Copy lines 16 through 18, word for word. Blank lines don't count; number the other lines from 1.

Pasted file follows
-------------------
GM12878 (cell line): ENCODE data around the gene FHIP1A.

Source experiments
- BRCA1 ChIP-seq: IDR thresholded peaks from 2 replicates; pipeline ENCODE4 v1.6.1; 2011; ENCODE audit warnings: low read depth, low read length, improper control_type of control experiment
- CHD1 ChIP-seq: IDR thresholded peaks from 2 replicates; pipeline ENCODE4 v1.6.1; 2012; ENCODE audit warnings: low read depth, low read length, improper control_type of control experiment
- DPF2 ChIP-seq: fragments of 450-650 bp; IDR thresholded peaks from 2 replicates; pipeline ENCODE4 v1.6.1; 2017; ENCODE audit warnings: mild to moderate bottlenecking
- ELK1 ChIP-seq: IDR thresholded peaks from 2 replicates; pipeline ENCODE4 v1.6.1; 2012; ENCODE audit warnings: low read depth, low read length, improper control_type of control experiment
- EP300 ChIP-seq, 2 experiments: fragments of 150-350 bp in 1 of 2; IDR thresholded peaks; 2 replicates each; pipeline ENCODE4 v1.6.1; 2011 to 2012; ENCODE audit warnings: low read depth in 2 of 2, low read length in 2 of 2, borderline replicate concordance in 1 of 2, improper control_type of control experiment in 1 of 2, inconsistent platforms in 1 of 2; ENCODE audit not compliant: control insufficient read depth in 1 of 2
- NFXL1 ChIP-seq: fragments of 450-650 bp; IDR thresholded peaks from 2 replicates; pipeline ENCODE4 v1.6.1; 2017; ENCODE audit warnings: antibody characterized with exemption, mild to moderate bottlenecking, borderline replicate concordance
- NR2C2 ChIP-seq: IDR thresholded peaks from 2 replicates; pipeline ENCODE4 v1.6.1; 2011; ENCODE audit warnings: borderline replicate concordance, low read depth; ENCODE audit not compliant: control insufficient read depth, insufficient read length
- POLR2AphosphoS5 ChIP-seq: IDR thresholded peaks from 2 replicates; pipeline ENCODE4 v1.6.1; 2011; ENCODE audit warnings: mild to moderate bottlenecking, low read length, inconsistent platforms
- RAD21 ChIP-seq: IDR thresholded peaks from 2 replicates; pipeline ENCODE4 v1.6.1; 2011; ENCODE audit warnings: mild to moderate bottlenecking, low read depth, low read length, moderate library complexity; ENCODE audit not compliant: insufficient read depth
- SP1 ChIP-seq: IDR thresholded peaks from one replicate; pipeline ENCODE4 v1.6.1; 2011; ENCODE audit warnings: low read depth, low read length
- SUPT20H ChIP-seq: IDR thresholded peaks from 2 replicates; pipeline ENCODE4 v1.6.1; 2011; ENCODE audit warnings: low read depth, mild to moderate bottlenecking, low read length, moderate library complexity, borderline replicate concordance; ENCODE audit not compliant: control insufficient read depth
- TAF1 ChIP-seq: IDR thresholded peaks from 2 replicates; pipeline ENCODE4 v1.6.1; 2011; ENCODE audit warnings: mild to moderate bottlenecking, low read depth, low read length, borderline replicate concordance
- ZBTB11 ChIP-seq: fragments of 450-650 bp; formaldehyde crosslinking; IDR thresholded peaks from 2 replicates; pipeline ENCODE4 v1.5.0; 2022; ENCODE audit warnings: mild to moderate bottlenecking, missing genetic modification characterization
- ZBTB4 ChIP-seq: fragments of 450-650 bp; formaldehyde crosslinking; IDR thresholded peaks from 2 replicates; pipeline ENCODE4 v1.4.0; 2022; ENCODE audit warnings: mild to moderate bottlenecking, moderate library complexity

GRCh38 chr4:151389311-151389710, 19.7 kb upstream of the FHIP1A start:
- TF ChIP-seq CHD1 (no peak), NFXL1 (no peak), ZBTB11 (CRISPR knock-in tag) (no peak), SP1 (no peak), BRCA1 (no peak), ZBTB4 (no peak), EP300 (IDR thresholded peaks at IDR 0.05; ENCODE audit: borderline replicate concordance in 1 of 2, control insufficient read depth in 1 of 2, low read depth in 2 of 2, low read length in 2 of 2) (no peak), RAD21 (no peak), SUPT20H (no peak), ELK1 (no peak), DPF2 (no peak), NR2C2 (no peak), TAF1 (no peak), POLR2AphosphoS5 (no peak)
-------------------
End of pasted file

- ZBTB4 ChIP-seq: fragments of 450-650 bp; formaldehyde crosslinking; IDR thresholded peaks from 2 replicates; pipeline ENCODE4 v1.4.0; 2022; ENCODE audit warnings: mild to moderate bottlenecking, moderate library complexity

GRCh38 chr4:151389311-151389710, 19.7 kb upstream of the FHIP1A start:
- TF ChIP-seq CHD1 (no peak), NFXL1 (no peak), ZBTB11 (CRISPR knock-in tag) (no peak), SP1 (no peak), BRCA1 (no peak), ZBTB4 (no peak), EP300 (IDR thresholded peaks at IDR 0.05; ENCODE audit: borderline replicate concordance in 1 of 2, control insufficient read depth in 1 of 2, low read depth in 2 of 2, low read length in 2 of 2) (no peak), RAD21 (no peak), SUPT20H (no peak), ELK1 (no peak), DPF2 (no peak), NR2C2 (no peak), TAF1 (no peak), POLR2AphosphoS5 (no peak)